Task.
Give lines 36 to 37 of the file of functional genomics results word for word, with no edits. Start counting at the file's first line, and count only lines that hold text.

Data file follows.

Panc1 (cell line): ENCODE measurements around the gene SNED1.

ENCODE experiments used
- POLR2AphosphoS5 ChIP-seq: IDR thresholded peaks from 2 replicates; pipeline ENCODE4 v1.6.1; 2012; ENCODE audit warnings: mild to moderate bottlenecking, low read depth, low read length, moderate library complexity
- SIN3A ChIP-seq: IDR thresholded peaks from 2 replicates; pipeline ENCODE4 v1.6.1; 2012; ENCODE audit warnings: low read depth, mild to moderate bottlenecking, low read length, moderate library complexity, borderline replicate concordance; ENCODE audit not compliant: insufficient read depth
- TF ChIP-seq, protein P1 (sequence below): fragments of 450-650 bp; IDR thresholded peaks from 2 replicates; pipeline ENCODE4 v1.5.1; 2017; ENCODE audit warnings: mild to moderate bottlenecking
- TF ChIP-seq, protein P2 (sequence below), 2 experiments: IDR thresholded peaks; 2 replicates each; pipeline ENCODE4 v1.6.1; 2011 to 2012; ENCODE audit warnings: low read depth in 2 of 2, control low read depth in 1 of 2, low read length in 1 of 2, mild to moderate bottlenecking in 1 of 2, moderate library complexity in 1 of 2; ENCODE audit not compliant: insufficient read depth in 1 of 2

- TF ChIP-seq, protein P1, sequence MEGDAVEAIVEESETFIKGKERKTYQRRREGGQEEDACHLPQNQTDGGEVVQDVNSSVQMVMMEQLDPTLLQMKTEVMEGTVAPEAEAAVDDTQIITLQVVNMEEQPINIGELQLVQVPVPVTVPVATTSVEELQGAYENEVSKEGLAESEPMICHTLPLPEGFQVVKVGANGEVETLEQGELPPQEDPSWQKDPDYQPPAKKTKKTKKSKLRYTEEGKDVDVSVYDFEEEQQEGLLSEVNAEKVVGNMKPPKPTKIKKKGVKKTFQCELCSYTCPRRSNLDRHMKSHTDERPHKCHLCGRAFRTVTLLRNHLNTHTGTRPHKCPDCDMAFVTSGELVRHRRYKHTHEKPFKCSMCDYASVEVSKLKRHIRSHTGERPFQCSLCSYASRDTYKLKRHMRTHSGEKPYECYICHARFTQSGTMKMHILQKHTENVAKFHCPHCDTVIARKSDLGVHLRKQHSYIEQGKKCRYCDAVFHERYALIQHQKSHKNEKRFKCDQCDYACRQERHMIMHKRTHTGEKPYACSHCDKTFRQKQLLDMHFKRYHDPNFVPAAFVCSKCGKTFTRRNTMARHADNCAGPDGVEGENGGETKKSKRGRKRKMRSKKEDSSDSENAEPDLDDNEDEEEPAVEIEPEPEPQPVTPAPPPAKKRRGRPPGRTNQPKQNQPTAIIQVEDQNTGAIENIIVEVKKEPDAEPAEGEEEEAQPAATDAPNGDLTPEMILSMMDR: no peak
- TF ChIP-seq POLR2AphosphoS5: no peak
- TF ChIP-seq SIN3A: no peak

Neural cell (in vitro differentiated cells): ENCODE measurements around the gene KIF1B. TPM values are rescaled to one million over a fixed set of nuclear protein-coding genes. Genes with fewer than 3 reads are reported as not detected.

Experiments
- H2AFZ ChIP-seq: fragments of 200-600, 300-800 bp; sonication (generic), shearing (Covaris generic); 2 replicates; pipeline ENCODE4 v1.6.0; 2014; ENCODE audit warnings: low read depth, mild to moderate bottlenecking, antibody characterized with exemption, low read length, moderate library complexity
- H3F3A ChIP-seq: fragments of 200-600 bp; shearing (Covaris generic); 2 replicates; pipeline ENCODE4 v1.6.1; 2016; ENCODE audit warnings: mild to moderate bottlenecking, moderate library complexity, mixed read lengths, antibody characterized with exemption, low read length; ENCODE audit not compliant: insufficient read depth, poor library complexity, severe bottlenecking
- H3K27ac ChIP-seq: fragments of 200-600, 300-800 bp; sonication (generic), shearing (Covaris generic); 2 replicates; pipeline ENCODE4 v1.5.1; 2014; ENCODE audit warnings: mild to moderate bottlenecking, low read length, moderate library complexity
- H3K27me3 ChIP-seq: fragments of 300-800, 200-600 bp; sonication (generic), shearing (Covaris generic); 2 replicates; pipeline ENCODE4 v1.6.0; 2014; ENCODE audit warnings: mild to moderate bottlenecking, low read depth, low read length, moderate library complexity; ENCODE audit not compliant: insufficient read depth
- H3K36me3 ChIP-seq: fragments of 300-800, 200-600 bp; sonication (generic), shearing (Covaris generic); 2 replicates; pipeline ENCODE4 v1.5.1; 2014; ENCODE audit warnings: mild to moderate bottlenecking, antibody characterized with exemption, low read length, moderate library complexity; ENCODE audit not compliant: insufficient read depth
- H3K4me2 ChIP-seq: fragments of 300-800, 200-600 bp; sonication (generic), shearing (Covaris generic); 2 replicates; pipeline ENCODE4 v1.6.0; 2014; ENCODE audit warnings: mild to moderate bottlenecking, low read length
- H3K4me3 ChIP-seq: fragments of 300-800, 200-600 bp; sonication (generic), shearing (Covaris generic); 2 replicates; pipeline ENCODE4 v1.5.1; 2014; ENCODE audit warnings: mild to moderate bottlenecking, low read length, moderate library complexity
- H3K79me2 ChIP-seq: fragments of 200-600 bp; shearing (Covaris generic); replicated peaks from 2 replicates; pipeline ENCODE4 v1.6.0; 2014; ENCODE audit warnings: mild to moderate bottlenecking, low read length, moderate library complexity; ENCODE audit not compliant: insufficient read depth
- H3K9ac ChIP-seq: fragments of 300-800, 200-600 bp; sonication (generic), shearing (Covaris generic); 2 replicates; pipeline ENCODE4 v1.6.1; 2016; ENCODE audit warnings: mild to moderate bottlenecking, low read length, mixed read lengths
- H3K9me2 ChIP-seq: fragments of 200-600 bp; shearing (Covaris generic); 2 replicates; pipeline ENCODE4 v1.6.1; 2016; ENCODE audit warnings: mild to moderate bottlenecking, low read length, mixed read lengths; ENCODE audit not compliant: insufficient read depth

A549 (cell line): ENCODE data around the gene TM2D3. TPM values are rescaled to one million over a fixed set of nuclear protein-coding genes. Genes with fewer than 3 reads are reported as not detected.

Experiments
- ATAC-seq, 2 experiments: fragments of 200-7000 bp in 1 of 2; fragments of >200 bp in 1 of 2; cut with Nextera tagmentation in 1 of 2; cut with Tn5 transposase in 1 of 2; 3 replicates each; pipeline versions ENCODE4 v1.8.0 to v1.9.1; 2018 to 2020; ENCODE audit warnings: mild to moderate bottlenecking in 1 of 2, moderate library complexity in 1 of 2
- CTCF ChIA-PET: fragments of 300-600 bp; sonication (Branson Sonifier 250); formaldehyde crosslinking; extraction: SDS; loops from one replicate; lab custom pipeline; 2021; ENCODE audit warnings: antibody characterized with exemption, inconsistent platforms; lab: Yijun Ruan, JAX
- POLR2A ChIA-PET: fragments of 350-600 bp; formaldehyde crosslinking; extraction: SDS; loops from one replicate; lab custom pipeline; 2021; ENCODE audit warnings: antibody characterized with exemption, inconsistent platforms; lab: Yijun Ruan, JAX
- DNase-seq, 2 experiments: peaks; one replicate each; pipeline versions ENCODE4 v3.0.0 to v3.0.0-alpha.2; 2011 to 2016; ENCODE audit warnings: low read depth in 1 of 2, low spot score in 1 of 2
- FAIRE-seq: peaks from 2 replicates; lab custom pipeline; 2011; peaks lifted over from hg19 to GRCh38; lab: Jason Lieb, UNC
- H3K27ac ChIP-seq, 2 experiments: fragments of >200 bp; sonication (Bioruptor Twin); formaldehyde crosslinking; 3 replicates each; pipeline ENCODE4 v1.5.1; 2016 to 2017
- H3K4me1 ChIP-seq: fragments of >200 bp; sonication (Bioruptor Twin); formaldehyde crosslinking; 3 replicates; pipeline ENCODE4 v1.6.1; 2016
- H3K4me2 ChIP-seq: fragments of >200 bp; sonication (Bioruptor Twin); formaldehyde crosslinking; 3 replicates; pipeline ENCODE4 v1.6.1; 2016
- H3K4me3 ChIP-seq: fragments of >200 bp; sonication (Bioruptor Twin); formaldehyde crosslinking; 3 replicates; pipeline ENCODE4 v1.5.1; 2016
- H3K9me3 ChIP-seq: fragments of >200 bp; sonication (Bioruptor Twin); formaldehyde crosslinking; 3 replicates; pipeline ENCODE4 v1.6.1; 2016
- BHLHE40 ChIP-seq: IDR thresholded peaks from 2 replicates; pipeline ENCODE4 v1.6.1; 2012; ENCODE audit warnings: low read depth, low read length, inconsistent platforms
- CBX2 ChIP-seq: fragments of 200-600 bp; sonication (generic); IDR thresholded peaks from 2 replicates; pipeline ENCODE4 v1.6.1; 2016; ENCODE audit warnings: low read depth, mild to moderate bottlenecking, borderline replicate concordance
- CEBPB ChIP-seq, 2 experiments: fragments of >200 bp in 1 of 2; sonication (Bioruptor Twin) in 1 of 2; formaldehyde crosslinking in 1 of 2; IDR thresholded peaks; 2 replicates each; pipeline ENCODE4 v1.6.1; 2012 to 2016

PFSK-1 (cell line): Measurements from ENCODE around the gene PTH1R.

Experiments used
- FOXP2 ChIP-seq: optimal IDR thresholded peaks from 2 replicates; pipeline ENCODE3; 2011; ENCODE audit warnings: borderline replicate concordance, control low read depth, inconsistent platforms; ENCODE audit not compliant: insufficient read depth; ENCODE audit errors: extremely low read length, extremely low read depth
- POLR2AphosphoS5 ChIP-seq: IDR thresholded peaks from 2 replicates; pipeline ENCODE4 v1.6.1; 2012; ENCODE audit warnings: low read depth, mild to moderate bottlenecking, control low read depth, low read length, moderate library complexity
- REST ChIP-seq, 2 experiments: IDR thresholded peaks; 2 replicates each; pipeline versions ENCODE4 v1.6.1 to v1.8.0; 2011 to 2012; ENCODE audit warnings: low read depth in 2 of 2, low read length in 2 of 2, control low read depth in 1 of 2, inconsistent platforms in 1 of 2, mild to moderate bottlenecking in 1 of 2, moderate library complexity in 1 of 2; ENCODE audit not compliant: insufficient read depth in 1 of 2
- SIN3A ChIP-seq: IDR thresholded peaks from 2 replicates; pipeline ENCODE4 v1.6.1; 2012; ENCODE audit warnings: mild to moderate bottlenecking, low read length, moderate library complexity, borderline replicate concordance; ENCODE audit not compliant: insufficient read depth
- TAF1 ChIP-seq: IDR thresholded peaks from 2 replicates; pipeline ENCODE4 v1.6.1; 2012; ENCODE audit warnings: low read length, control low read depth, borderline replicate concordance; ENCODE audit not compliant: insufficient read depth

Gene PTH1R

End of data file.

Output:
- CEBPB ChIP-seq, 2 experiments: fragments of >200 bp in 1 of 2; sonication (Bioruptor Twin) in 1 of 2; formaldehyde crosslinking in 1 of 2; IDR thresholded peaks; 2 replicates each; pipeline ENCODE4 v1.6.1; 2012 to 2016

PFSK-1 (cell line): Measurements from ENCODE around the gene PTH1R.